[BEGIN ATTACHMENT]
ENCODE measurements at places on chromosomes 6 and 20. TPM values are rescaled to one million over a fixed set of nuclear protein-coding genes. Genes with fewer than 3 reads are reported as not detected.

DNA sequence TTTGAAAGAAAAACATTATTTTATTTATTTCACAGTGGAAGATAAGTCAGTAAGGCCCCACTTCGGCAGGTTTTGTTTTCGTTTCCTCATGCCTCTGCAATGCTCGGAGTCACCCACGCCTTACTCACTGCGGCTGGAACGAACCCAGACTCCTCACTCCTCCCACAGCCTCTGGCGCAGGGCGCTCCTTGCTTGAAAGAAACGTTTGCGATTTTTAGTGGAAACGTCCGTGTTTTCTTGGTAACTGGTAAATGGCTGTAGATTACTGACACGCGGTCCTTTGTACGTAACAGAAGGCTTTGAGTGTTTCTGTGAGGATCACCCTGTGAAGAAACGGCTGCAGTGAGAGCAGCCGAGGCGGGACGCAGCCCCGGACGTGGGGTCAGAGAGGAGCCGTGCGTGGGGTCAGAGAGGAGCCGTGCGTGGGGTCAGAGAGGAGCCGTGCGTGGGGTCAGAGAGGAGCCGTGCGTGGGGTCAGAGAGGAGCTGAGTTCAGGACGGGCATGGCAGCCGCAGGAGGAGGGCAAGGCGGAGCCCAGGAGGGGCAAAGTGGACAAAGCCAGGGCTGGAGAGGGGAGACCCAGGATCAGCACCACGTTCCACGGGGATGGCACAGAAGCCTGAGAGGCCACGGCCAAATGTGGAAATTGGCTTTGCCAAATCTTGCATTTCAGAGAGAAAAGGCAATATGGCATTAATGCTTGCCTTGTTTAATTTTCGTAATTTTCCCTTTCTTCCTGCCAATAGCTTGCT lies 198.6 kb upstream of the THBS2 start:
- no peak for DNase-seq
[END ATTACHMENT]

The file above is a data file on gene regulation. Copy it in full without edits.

ENCODE measurements at places on chromosomes 6 and 20. TPM values are rescaled to one million over a fixed set of nuclear protein-coding genes. Genes with fewer than 3 reads are reported as not detected.

DNA sequence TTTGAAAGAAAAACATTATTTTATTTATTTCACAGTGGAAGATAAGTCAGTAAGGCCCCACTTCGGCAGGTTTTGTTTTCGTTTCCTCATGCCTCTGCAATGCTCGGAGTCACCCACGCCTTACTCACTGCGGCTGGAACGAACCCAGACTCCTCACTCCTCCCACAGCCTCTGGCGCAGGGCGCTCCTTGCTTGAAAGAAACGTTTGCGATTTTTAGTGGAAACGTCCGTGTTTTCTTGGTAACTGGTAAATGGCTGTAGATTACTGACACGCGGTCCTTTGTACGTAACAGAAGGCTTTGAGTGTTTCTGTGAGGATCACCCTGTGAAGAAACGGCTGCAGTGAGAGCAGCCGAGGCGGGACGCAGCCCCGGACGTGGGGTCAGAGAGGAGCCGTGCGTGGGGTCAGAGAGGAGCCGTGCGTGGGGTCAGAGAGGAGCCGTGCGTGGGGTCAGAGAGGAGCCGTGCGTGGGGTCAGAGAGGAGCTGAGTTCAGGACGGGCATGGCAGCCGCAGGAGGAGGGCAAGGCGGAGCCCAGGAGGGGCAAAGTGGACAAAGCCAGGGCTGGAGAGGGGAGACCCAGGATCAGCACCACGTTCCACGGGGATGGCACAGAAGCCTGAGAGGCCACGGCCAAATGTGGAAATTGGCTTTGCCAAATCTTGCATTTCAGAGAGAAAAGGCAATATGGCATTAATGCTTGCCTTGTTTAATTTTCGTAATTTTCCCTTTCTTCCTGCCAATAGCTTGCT lies 198.6 kb upstream of the THBS2 start:
- no peak for DNase-seq